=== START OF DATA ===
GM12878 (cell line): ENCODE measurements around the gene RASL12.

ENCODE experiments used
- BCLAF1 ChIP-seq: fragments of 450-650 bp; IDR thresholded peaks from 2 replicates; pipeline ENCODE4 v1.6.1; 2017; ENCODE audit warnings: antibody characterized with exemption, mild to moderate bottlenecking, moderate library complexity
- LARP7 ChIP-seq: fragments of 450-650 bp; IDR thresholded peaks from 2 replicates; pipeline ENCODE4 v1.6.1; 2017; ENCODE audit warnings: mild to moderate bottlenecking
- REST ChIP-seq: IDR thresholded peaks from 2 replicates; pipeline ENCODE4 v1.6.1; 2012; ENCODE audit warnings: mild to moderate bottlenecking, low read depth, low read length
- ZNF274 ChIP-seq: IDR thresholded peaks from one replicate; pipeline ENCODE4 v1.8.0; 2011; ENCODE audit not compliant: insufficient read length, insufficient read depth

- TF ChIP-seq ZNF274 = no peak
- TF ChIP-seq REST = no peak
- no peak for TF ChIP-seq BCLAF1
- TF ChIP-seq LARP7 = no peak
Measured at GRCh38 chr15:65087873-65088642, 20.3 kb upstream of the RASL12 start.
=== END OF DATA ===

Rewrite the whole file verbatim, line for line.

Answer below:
GM12878 (cell line): ENCODE measurements around the gene RASL12.

ENCODE experiments used
- BCLAF1 ChIP-seq: fragments of 450-650 bp; IDR thresholded peaks from 2 replicates; pipeline ENCODE4 v1.6.1; 2017; ENCODE audit warnings: antibody characterized with exemption, mild to moderate bottlenecking, moderate library complexity
- LARP7 ChIP-seq: fragments of 450-650 bp; IDR thresholded peaks from 2 replicates; pipeline ENCODE4 v1.6.1; 2017; ENCODE audit warnings: mild to moderate bottlenecking
- REST ChIP-seq: IDR thresholded peaks from 2 replicates; pipeline ENCODE4 v1.6.1; 2012; ENCODE audit warnings: mild to moderate bottlenecking, low read depth, low read length
- ZNF274 ChIP-seq: IDR thresholded peaks from one replicate; pipeline ENCODE4 v1.8.0; 2011; ENCODE audit not compliant: insufficient read length, insufficient read depth

- TF ChIP-seq ZNF274 = no peak
- TF ChIP-seq REST = no peak
- no peak for TF ChIP-seq BCLAF1
- TF ChIP-seq LARP7 = no peak
Measured at GRCh38 chr15:65087873-65088642, 20.3 kb upstream of the RASL12 start.